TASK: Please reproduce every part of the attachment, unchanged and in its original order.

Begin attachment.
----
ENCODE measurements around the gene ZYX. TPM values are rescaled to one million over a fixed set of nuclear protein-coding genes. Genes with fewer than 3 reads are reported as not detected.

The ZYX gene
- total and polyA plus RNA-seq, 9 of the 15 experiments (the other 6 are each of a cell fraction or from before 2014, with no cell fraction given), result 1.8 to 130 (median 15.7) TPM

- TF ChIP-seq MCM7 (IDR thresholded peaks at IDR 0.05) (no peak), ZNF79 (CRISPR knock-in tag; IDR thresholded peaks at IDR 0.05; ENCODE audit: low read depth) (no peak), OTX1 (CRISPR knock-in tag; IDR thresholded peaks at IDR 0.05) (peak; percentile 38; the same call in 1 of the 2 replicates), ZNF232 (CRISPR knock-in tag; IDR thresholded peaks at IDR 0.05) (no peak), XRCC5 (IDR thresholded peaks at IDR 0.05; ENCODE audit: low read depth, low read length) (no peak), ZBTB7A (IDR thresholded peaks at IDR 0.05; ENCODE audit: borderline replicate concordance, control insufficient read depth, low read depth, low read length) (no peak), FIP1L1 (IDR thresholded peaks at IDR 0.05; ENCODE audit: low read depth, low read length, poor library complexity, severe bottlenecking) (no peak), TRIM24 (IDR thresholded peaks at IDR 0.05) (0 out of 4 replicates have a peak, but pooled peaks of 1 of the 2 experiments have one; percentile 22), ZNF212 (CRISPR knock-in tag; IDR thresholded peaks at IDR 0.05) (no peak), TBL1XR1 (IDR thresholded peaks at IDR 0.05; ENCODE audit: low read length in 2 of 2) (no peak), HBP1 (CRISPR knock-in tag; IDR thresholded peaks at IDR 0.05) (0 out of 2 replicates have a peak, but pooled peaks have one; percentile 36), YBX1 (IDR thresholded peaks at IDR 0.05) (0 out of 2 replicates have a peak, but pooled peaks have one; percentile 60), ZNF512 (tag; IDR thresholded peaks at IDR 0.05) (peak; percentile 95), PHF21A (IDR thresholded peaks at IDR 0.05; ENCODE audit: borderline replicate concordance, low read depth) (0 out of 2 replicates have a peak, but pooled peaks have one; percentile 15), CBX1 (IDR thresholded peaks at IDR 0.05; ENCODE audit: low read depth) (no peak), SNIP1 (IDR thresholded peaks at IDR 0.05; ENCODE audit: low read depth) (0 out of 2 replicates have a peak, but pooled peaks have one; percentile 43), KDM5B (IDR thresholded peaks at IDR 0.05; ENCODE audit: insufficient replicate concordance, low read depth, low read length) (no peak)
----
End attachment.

ENCODE measurements around the gene ZYX. TPM values are rescaled to one million over a fixed set of nuclear protein-coding genes. Genes with fewer than 3 reads are reported as not detected.

The ZYX gene
- total and polyA plus RNA-seq, 9 of the 15 experiments (the other 6 are each of a cell fraction or from before 2014, with no cell fraction given), result 1.8 to 130 (median 15.7) TPM

- TF ChIP-seq MCM7 (IDR thresholded peaks at IDR 0.05) (no peak), ZNF79 (CRISPR knock-in tag; IDR thresholded peaks at IDR 0.05; ENCODE audit: low read depth) (no peak), OTX1 (CRISPR knock-in tag; IDR thresholded peaks at IDR 0.05) (peak; percentile 38; the same call in 1 of the 2 replicates), ZNF232 (CRISPR knock-in tag; IDR thresholded peaks at IDR 0.05) (no peak), XRCC5 (IDR thresholded peaks at IDR 0.05; ENCODE audit: low read depth, low read length) (no peak), ZBTB7A (IDR thresholded peaks at IDR 0.05; ENCODE audit: borderline replicate concordance, control insufficient read depth, low read depth, low read length) (no peak), FIP1L1 (IDR thresholded peaks at IDR 0.05; ENCODE audit: low read depth, low read length, poor library complexity, severe bottlenecking) (no peak), TRIM24 (IDR thresholded peaks at IDR 0.05) (0 out of 4 replicates have a peak, but pooled peaks of 1 of the 2 experiments have one; percentile 22), ZNF212 (CRISPR knock-in tag; IDR thresholded peaks at IDR 0.05) (no peak), TBL1XR1 (IDR thresholded peaks at IDR 0.05; ENCODE audit: low read length in 2 of 2) (no peak), HBP1 (CRISPR knock-in tag; IDR thresholded peaks at IDR 0.05) (0 out of 2 replicates have a peak, but pooled peaks have one; percentile 36), YBX1 (IDR thresholded peaks at IDR 0.05) (0 out of 2 replicates have a peak, but pooled peaks have one; percentile 60), ZNF512 (tag; IDR thresholded peaks at IDR 0.05) (peak; percentile 95), PHF21A (IDR thresholded peaks at IDR 0.05; ENCODE audit: borderline replicate concordance, low read depth) (0 out of 2 replicates have a peak, but pooled peaks have one; percentile 15), CBX1 (IDR thresholded peaks at IDR 0.05; ENCODE audit: low read depth) (no peak), SNIP1 (IDR thresholded peaks at IDR 0.05; ENCODE audit: low read depth) (0 out of 2 replicates have a peak, but pooled peaks have one; percentile 43), KDM5B (IDR thresholded peaks at IDR 0.05; ENCODE audit: insufficient replicate concordance, low read depth, low read length) (no peak)